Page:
The big thing for the Pac-12, as usual, is the nonconference slate. If UCLA beats Texas A&M and Oregon beats Nebraska and Washington State finally shows up against middling nonconference foes, the Pac-12 will get an early-season prestige boost, which it didn't this past year.
Then, of course, you must reduce the cannibalism, where highly ranked Pac-12 teams blow games against less-than-stellar conference foes, such as Utah losing to Cal last year.
The Trojans and Huskies figure to start in the top 10 so they are most likely to end up there. I'd then rate Stanford, UCLA and Washington State as the most likely candidates to join them.
Jonathan from Seattle writes: I wanted to comment on the scheduling advice you presented in the most recent mailbag. You said: "If you envision your program as being a top-25 team or a national contender, you need to schedule a legitimate brand name." I think it's worth mentioning that Washington was able to make the college football playoff without a marquee nonconference opponent or a legit "B" in the A-B-C model. As a Washington fan, I would much prefer seeing us play big names like Michigan coming up, but since the college football playoff is so new, I think it's too early to know if this is necessary.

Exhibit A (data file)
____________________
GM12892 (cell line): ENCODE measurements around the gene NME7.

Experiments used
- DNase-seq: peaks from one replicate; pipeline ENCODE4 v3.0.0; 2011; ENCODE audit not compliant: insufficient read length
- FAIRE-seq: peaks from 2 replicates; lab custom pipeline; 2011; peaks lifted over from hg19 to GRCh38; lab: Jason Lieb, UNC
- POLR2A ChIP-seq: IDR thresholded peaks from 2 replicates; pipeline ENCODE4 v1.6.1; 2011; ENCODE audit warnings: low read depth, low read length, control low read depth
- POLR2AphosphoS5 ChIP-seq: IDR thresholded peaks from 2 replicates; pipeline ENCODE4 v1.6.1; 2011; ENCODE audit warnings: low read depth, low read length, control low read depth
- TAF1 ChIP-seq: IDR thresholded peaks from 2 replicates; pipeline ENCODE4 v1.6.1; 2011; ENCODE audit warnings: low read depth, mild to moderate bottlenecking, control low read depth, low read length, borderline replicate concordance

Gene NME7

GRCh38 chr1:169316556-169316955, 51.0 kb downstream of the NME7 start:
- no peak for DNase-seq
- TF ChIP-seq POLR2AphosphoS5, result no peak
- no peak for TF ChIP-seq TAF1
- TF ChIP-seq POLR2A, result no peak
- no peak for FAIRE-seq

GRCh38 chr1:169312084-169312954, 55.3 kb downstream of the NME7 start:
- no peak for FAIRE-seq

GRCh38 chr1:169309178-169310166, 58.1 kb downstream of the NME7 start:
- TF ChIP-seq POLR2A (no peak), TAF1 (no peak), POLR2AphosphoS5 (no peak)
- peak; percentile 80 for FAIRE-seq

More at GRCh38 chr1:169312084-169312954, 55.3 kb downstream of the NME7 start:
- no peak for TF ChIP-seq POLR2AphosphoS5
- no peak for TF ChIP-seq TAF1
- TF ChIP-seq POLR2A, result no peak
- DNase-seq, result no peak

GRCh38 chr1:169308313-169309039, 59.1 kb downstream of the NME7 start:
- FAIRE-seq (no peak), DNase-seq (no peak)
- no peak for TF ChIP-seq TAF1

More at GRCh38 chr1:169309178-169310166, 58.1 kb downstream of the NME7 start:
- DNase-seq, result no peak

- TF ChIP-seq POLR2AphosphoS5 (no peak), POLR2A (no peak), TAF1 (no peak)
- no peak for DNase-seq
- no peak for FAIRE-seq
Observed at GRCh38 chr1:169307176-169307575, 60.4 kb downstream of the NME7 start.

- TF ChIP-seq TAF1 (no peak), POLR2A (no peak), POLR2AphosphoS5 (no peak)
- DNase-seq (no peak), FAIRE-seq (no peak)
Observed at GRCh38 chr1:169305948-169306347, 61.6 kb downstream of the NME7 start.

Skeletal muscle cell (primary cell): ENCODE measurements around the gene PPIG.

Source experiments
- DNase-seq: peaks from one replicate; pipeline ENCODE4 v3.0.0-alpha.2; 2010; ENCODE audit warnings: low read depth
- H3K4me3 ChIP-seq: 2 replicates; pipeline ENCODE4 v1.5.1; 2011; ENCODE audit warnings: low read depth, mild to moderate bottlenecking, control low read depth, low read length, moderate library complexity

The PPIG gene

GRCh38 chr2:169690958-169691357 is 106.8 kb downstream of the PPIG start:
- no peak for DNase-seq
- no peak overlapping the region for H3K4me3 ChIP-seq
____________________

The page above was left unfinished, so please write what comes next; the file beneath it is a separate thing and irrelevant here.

Ted Miller: What you write is correct, though Washington's schedule was a point of contention all year.
I'd counter your point though with Ohio State. If the Buckeyes had not won at Oklahoma, I don't think they would have made the CFP.
Moreover, it's difficult to always obtain the "A, B, C" model. Sometimes your "A" ends up being a weak Power-5 foe, as the Huskies had with Rutgers. Or, sometimes, you end up playing a surging Colorado team headed for the national rankings when you intended to play a Power-5 patsy, as was the case with Michigan this year.
What the A, B, C model does though is establish a quality standard, one that should pass muster with the selection committee as well as benefit fans who want to see cool matchups.